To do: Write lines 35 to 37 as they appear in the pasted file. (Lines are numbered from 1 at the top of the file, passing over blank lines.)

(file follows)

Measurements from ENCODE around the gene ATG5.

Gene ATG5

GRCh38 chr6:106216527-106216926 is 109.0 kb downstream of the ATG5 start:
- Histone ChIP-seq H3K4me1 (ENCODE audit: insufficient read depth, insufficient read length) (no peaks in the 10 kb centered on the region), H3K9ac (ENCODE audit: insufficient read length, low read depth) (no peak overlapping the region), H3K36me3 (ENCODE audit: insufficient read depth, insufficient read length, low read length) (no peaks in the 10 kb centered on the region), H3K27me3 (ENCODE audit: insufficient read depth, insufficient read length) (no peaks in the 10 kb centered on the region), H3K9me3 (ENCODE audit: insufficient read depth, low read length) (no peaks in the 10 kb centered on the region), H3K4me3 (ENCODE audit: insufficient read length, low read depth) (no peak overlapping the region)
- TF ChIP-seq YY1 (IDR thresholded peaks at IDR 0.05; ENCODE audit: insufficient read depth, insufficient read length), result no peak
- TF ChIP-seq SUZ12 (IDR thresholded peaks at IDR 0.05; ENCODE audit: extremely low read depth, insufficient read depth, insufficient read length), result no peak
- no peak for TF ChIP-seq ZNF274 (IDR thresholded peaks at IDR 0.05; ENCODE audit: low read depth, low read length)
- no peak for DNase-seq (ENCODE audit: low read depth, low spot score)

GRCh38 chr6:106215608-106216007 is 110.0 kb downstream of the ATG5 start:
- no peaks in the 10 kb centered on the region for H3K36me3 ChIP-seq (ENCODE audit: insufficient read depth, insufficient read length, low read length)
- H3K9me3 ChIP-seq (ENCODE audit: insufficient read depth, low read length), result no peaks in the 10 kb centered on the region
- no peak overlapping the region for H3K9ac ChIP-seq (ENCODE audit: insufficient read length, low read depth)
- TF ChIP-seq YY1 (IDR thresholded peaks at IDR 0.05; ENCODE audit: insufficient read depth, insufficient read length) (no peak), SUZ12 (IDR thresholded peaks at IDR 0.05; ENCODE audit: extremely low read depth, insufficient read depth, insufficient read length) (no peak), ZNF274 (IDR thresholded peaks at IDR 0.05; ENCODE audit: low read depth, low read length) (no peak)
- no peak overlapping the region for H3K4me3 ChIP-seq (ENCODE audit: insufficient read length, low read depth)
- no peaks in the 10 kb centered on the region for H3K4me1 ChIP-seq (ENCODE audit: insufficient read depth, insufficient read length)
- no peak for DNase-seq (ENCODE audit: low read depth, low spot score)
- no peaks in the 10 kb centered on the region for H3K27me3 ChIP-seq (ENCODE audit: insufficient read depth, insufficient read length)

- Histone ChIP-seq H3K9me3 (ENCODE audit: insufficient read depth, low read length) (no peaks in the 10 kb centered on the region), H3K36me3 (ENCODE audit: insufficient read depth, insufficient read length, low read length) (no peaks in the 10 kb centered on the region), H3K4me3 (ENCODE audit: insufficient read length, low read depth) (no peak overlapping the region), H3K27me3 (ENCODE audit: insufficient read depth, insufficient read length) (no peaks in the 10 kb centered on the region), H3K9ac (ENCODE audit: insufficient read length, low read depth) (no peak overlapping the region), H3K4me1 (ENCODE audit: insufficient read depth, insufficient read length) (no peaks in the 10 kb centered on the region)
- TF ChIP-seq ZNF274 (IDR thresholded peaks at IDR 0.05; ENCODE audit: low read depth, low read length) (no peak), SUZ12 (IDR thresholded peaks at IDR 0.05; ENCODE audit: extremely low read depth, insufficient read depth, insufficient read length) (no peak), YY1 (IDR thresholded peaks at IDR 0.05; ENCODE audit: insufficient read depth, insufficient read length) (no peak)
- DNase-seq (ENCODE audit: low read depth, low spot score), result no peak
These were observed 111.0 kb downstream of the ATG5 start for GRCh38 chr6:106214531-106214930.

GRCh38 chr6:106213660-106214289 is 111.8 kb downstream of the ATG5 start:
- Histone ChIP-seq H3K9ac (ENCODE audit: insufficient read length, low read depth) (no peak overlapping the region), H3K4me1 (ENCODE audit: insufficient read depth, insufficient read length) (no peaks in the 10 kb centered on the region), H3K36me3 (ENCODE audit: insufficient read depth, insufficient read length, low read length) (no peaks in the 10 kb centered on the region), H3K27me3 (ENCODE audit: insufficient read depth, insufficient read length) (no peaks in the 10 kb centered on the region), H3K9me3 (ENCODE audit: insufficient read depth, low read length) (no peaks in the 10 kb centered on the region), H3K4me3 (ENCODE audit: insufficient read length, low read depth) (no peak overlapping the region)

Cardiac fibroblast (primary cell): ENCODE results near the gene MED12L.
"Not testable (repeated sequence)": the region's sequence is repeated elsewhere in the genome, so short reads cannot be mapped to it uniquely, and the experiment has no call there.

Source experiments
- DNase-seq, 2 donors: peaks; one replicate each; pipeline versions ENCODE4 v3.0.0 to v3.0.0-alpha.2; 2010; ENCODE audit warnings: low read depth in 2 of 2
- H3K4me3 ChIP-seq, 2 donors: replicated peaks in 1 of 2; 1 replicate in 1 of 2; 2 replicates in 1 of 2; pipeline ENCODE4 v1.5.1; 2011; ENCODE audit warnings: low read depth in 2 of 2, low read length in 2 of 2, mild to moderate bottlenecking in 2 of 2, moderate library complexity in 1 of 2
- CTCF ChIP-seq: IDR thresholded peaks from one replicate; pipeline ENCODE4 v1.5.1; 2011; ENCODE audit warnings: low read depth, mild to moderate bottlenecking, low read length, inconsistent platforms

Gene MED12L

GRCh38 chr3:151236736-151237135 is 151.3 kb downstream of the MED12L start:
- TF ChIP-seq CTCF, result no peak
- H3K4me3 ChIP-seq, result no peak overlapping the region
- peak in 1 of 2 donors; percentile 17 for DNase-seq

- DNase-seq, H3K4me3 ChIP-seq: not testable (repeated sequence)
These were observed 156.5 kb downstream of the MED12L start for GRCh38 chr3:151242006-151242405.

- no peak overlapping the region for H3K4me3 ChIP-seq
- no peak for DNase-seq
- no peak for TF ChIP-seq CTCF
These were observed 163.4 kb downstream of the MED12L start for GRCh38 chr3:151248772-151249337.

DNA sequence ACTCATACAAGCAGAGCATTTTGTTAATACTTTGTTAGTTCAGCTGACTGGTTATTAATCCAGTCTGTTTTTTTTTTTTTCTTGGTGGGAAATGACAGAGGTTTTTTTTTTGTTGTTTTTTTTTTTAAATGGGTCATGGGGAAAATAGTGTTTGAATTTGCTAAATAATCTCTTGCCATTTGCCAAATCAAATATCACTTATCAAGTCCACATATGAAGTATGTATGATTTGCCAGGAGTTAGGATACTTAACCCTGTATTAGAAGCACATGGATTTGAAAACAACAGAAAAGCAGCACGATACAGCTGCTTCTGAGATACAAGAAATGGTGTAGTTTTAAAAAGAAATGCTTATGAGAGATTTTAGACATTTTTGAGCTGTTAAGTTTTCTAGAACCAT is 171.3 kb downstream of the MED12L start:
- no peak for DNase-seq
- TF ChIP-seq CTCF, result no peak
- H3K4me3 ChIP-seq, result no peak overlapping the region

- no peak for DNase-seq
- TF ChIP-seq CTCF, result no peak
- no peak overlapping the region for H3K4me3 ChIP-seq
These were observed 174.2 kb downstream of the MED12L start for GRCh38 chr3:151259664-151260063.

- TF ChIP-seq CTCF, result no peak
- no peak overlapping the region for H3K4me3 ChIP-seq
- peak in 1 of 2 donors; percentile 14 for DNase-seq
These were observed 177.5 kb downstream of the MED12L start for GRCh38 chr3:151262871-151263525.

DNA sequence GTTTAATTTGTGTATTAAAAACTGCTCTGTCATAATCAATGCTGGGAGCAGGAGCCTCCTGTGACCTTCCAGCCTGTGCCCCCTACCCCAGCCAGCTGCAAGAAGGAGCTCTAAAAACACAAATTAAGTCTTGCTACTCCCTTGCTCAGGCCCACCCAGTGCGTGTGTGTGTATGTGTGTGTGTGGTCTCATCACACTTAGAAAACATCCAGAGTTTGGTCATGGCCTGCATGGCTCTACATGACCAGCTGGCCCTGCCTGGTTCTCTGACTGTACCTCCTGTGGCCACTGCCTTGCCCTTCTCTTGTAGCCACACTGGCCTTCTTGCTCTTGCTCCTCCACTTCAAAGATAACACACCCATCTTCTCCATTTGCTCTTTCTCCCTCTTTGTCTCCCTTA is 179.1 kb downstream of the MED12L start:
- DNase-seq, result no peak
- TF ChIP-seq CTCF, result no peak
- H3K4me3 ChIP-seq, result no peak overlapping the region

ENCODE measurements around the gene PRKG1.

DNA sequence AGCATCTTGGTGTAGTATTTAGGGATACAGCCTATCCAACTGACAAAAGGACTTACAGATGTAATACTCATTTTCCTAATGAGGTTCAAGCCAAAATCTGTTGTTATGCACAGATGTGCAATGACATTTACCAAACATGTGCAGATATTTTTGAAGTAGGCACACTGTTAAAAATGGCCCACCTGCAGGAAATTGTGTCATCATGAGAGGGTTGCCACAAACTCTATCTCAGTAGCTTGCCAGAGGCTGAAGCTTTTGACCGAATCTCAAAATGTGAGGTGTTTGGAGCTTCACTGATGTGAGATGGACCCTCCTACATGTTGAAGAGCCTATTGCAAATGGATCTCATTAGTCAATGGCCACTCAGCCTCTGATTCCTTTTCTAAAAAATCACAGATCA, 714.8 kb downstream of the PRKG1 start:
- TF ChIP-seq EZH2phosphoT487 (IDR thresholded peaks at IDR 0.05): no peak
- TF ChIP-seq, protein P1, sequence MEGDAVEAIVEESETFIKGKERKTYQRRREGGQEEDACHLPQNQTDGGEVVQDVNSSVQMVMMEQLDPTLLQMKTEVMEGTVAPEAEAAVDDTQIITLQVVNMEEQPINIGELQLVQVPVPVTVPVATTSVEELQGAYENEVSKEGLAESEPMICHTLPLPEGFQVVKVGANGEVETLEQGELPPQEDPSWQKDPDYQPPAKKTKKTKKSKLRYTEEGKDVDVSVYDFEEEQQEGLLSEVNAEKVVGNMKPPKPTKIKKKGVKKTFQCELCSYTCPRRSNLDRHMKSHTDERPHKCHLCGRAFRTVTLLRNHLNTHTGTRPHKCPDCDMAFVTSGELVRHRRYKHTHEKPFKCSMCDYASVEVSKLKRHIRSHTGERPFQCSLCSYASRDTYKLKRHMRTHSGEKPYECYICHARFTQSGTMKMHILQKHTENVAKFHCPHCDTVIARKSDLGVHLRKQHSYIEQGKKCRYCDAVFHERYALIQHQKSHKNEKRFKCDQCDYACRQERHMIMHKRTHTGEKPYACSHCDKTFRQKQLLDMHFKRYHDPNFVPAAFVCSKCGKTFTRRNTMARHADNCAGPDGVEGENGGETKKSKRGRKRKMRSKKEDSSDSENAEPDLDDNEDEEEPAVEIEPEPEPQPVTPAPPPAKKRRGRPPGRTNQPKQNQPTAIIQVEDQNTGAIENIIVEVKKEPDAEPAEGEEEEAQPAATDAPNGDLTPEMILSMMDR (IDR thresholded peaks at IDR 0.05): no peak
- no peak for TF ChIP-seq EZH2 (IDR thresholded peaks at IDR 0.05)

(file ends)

- DNase-seq, H3K4me3 ChIP-seq: not testable (repeated sequence)
These were observed 156.5 kb downstream of the MED12L start for GRCh38 chr3:151242006-151242405.

- no peak overlapping the region for H3K4me3 ChIP-seq